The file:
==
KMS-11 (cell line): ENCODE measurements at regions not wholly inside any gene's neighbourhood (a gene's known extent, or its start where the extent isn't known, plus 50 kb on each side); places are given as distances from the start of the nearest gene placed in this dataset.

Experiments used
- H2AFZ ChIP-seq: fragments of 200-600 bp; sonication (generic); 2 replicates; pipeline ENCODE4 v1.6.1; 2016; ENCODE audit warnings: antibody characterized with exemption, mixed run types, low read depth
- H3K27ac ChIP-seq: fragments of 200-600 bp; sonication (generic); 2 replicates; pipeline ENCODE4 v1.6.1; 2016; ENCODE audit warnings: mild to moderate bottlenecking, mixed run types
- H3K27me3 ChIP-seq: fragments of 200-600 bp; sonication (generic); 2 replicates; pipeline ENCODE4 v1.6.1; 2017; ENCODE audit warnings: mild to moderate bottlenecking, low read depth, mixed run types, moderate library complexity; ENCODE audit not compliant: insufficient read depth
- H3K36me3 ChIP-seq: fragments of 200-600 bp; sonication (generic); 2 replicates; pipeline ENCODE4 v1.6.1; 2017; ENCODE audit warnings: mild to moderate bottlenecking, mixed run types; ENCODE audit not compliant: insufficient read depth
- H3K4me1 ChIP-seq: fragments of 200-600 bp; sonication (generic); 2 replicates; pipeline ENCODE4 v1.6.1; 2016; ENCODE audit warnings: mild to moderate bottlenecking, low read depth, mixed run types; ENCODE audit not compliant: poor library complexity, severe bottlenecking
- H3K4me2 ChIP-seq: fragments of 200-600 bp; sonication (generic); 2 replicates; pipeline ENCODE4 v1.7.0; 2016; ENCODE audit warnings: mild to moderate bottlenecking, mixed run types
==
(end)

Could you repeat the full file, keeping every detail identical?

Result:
KMS-11 (cell line): ENCODE measurements at regions not wholly inside any gene's neighbourhood (a gene's known extent, or its start where the extent isn't known, plus 50 kb on each side); places are given as distances from the start of the nearest gene placed in this dataset.

Experiments used
- H2AFZ ChIP-seq: fragments of 200-600 bp; sonication (generic); 2 replicates; pipeline ENCODE4 v1.6.1; 2016; ENCODE audit warnings: antibody characterized with exemption, mixed run types, low read depth
- H3K27ac ChIP-seq: fragments of 200-600 bp; sonication (generic); 2 replicates; pipeline ENCODE4 v1.6.1; 2016; ENCODE audit warnings: mild to moderate bottlenecking, mixed run types
- H3K27me3 ChIP-seq: fragments of 200-600 bp; sonication (generic); 2 replicates; pipeline ENCODE4 v1.6.1; 2017; ENCODE audit warnings: mild to moderate bottlenecking, low read depth, mixed run types, moderate library complexity; ENCODE audit not compliant: insufficient read depth
- H3K36me3 ChIP-seq: fragments of 200-600 bp; sonication (generic); 2 replicates; pipeline ENCODE4 v1.6.1; 2017; ENCODE audit warnings: mild to moderate bottlenecking, mixed run types; ENCODE audit not compliant: insufficient read depth
- H3K4me1 ChIP-seq: fragments of 200-600 bp; sonication (generic); 2 replicates; pipeline ENCODE4 v1.6.1; 2016; ENCODE audit warnings: mild to moderate bottlenecking, low read depth, mixed run types; ENCODE audit not compliant: poor library complexity, severe bottlenecking
- H3K4me2 ChIP-seq: fragments of 200-600 bp; sonication (generic); 2 replicates; pipeline ENCODE4 v1.7.0; 2016; ENCODE audit warnings: mild to moderate bottlenecking, mixed run types